Guidance for pharmacists across all sectors to support the prevention and management of iron deficiency anaemia has been published by the International Pharmaceutical Federation (FIP).

Its new handbook, ‘Iron deficiency anaemia: Managing symptoms and supporting self-care’, provides a comprehensive guide for pharmacists to manage iron deficiency anaemia (IDA) effectively and patient education.

It aims to equip pharmacists with information on treatment options, holistic approaches including the need for iron-rich diets, and physical activity, screening and preventive measures.

It also provides the knowledge needed to offer advice to more vulnerable populations, such as children, non-pregnant women of reproductive age, pregnant or breastfeeding individuals, elderly people with chronic diseases, and patients with chronic blood loss.

‘IDA, which affects 1.2 billion individuals worldwide, is preventable and treatable, highlighting the importance of early detection,’ the handbook stated.

‘Pharmacists, as accessible healthcare providers, bear a critical responsibility to educate patients, tailored to factors like age, sex, underlying conditions and the causes of IDA, encompassing self-care interventions and various management approaches,’ the handbook added.

It suggested that in a community pharmacy setting, pharmacists can provide information on preventing and managing IDA, such as eating iron-rich foods.

And it highlighted successful examples of pharmacies providing accessible point-of-care testing, suggesting that there was 'an opportunity to train the pharmacy workforce to conduct early detection and screening of the disease'.

'In community or primary healthcare settings, pharmacists can support identifying common signs and symptoms of ID, with or without anaemia, such as fatigue and weakness, pale skin, dizziness, shortness of breath, fast or irregular heartbeat, strange cravings to eat items that are not food, a tingling or crawling feeling in the legs, cold hands and feet, tongue swelling or soreness, brittle nails, hair loss and headache,' the handbook said. It also outlined a list of questions and a clinical pathway that could be used with a patient.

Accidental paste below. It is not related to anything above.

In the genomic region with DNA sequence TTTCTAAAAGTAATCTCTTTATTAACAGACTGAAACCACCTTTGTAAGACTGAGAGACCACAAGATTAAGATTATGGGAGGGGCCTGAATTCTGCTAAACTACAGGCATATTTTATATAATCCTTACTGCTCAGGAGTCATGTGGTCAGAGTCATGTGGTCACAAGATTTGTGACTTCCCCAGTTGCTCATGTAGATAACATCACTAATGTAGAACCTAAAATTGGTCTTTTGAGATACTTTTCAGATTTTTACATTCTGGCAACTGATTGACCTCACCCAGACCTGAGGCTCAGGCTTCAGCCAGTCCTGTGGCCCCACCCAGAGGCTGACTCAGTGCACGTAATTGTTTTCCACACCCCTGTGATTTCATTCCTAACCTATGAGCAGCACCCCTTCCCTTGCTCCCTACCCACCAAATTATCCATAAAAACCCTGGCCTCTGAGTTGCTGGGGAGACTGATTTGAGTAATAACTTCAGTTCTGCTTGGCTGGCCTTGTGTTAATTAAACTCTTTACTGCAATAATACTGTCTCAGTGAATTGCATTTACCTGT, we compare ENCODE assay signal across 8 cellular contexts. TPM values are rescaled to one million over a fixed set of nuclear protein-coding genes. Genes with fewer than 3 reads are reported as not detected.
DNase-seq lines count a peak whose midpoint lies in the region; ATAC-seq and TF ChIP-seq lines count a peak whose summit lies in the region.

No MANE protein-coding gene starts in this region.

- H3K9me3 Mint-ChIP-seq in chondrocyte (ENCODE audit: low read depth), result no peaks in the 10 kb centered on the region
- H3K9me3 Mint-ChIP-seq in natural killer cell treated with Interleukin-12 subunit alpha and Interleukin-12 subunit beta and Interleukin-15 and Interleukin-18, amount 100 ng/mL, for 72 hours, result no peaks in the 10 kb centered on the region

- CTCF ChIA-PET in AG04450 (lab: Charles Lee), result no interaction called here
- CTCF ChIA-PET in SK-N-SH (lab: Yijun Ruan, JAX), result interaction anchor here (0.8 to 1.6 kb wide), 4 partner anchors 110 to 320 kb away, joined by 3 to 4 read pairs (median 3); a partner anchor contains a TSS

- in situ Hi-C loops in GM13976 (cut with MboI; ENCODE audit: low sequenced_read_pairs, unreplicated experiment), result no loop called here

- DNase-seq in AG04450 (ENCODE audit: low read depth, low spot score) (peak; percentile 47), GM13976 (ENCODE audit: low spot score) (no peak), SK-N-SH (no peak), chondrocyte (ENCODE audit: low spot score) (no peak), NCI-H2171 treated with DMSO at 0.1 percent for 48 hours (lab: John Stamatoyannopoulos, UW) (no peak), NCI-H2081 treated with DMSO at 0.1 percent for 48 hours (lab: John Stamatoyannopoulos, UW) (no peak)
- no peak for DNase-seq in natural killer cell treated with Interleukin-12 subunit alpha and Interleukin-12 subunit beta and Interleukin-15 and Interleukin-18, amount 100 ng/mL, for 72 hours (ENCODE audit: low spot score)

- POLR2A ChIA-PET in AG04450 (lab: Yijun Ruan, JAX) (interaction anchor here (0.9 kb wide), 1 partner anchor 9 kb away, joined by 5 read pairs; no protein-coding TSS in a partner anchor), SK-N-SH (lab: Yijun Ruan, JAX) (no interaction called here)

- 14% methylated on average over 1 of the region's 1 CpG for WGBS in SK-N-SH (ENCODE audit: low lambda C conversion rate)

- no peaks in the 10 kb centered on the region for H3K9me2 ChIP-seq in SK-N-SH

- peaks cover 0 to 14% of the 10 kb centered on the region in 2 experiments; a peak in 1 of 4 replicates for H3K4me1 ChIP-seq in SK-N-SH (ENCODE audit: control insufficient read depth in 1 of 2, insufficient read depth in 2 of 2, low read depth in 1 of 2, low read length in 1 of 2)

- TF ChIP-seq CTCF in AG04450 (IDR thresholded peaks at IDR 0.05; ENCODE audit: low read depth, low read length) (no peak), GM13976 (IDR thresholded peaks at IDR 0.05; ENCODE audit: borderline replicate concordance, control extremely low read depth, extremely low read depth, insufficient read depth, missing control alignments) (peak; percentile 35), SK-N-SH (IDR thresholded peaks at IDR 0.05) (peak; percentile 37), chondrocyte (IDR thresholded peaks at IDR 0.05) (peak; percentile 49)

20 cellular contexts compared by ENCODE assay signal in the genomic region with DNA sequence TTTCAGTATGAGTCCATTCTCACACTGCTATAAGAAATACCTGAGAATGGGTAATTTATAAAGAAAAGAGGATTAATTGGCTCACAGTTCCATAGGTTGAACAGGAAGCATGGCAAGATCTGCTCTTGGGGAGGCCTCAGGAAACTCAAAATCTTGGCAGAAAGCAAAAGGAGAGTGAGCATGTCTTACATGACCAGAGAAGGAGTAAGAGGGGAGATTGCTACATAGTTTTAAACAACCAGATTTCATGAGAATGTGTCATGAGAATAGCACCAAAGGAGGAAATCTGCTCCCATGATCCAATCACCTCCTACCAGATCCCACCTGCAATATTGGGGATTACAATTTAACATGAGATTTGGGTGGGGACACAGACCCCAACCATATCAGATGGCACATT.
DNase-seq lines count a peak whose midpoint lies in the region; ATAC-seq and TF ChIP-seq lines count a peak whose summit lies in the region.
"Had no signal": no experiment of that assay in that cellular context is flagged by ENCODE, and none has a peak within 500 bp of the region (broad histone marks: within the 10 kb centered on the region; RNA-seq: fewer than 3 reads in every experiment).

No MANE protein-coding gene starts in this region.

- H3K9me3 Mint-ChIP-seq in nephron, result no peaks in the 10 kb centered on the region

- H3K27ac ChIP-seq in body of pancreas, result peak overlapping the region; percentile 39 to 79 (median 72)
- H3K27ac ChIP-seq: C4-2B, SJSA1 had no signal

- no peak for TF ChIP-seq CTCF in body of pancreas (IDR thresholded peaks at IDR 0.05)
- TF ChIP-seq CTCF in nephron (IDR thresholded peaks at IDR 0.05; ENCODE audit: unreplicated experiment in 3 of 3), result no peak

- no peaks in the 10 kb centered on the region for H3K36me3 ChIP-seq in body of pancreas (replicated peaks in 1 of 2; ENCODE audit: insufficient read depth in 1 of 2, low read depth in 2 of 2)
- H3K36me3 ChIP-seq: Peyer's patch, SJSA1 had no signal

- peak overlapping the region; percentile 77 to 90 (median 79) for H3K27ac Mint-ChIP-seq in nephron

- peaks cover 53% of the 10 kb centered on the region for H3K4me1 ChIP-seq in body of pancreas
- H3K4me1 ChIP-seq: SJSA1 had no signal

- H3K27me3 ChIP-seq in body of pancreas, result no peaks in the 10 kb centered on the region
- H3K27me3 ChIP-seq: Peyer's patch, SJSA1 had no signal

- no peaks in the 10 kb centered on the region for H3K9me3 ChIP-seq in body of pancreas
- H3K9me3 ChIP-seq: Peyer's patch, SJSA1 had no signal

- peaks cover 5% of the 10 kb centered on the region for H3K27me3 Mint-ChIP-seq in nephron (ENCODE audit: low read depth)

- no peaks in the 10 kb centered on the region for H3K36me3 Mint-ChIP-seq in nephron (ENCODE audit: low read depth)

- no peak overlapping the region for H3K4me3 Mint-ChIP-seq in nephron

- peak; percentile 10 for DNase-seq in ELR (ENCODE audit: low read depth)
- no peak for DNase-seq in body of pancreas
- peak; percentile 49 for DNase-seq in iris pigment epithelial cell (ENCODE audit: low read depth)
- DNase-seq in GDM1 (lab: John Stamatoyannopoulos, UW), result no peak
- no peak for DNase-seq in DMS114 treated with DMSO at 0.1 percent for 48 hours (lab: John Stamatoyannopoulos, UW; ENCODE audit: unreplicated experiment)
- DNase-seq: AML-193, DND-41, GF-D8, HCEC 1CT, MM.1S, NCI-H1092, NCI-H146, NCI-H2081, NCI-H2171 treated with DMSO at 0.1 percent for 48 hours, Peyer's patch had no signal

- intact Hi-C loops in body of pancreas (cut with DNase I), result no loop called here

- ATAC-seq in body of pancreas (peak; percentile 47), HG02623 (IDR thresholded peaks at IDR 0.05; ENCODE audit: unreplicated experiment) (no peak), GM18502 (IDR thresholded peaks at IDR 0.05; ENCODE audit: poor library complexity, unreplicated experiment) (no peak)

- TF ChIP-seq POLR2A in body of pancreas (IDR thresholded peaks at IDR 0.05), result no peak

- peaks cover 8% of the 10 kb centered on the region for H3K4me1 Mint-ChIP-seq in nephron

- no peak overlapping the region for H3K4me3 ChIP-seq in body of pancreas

The handbook additionally describes IDA roles for pharmacists in hospital pharmacies and research.

Commenting on the handbook’s publication, FIP chief executive Catherine Duggan, said: ‘With the increasing role of pharmacists in the healthcare system, pharmacists can play a vital role in providing health information on the prevention and management of iron deficiency anaemia. It is, therefore, a pleasure to present this comprehensive handbook for pharmacists to serve as a guiding resource.

‘This handbook was developed in response to the recommendations from a FIP roundtable report in 2022, which highlighted the increasing opportunity for pharmacists to contribute to achieving the World Health Organization’s target of reducing anaemia by 50% among women of reproductive age by 2025.’

Alongside reading the handbook, FIP recommended pharmacists undertake further professional programmes designed to enhance competence in managing IDA, such as workshops, self-directed learning opportunities, or continuing professional development courses.

It also champions collaboration with national professional leadership bodies to facilitate this learning and the sharing of best practices.

A version of this article first appeared in our sister publication Hospital Pharmacy Europe.